There’s still time to nominate local icons for Best of D.C.
IN CASE YOU MISSED IT:
Good afternoon sweet readers! It’s Thursday, the day before Friday, and Washington City Paper is giving away the fruits of its labor. Do not miss this week’s cover story by Rend Smith which begs the question: Why is a MPD vice squad putting guns in the faces of possible music copyright violators? Also this week, LL looks at how former Mayor Adrian Fenty‘s fraternity brothers Omar Karim and Sinclair Skinner are alleged in the D.C. Council’s Trout report to have misused a minority-contracting program for their own benefit.
Marion’s Wheels: Pity the poor photographers over at The Washington Post. They keep getting assigned to take pictures of councilmember’s cars. This time, it’s Marion Barry‘s Jaguar, which, surprise!, isn’t registered with the DMV and has “inactive” license plates Barry’s old car. What this means: Barry probably hasn’t paid excise taxes on his ride. Barry says it’s his dealer’s fault. It’s a Barry-heavy news cycle today. The former mayor-for-life also went on NPR to talk Census results. Says Barry: “White people… are displacing African American renters, gentrifying the city. I’m not afraid to speak up and say that’s something we have got to deal with.” And Barry also addressed a group of taxi drivers who were protesting a proposed taxi medallion system that Barry supports. “”Many of you are not from America,” WTOP’s Mark Segraves reports Barry saying. “We do things differently here.”
AFTER THE JUMP: Catania and Biddle; Ron Brown’s Legacy; Rhee’s Comments…
Isn’t Sekou Biddle the Truancy Guy?: On the one year anniversary of the South Capitol shootings, Councilmember David Catania “is introducing an ambitious, comprehensive bill that’s meant to prevent youth violence by cracking down on truancy and requiring mental health screening for the District’s children starting in preschool,” reports the Examiner. “Catania said the shooting and the persistence of a mother who lost her child that day inspired him to develop the legislation, which, if passed, will link the city’s patchwork of youth mental health programs and tighten policies on students who skip school.” And… Catania endorsed at-large councilmember Sekou Biddle in next month’s special election. Will the endorsement help Biddle get some of the establishment stink off of him? (Check out whose names are not on Biddle’s news release.)
Dad’s Shoes: The Post’s Style section remembers former Secretary of Commerce Ron Brown and looks at Councilmember Michael A. Brown’s efforts to live up to his father’s legacy. “Since the commerce secretary’s death, Michael Brown has often had to be a vessel for the grief and expectations of others, while finding his own way forward without his father’s guidance. And the journey has, at times, tripped him up.”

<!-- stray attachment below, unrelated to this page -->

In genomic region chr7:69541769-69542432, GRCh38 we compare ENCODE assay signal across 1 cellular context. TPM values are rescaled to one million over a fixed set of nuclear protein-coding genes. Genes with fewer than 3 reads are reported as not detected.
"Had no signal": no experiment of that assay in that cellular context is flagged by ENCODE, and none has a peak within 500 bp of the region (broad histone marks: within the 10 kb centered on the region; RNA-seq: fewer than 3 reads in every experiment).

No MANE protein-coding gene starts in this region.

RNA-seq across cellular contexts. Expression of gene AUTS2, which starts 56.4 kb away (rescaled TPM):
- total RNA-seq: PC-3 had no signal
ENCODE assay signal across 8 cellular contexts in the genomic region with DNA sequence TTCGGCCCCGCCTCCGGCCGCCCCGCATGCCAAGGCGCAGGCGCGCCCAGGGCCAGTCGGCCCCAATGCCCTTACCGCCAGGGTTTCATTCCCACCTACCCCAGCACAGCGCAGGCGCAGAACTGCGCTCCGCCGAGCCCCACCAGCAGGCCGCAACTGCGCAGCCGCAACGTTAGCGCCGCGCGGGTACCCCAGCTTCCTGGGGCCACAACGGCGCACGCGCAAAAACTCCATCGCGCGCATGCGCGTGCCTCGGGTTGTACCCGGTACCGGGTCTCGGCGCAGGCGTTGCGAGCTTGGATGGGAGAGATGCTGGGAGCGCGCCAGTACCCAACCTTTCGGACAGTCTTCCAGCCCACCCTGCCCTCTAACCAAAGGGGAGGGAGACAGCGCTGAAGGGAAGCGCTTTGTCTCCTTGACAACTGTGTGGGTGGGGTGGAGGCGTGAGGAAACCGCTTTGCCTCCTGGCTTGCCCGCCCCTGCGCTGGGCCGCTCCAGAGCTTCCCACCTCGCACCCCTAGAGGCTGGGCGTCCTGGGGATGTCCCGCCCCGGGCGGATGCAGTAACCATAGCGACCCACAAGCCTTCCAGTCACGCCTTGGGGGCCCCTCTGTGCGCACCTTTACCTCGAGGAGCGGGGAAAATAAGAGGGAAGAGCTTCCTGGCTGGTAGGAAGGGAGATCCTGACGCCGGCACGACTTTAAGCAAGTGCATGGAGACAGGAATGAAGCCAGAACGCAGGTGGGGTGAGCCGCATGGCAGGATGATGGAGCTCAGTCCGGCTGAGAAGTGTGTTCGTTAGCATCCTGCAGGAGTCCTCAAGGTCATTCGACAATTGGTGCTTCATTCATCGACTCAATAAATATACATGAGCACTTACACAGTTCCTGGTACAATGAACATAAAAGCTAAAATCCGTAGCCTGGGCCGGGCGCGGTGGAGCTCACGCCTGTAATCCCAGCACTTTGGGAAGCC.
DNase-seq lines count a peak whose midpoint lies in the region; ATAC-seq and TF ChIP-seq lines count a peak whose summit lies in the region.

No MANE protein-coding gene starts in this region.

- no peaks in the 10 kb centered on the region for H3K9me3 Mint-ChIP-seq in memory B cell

Me and My Big Mouth: The Post’s Jay Mathews must be one lousy reporter, at least if former schools Chancellor Michelle Rhee is to be believed. Rhee called up Mathews and told him that her previous comments that USA Today, which did an investigation into possible cheating on standardized testing under Rhee’s watch, is an enemy of school reform were “stupid” and she thinks “cheating might have occurred in the District and that she is glad her successor, Acting Chancellor Kaya Henderson, ordered a new investigation.” Or so Mathews would have you believe. Rhee’s spokeswoman, Mafara Hobson, tells Politico that Mathews got it wrong: “In an interview earlier today with The Washington Post, Michelle Rhee said that she could not be absolutely positive that cheating had not occurred simply because she was not and could not have been in every single classroom at the time. The reporter’s paraphrasing of what she said leaves out this important point, and is an inaccurate reading of what she intended to say. Anyone who tries to interpret this as meaning anything else would be wrong.” Why does this story sound familiar?
Gray sked: Getting booed at opening day.
Council sked: 6 p.m. roundtable on Henderson’s appointment. Matthews Memorial Baptist Church, 2616 Martin Luther King Jr., Ave., SE
At-Large forum: 8 p.m. St. Columba’s Episcopal Church. 4201 Albermarle St. NW.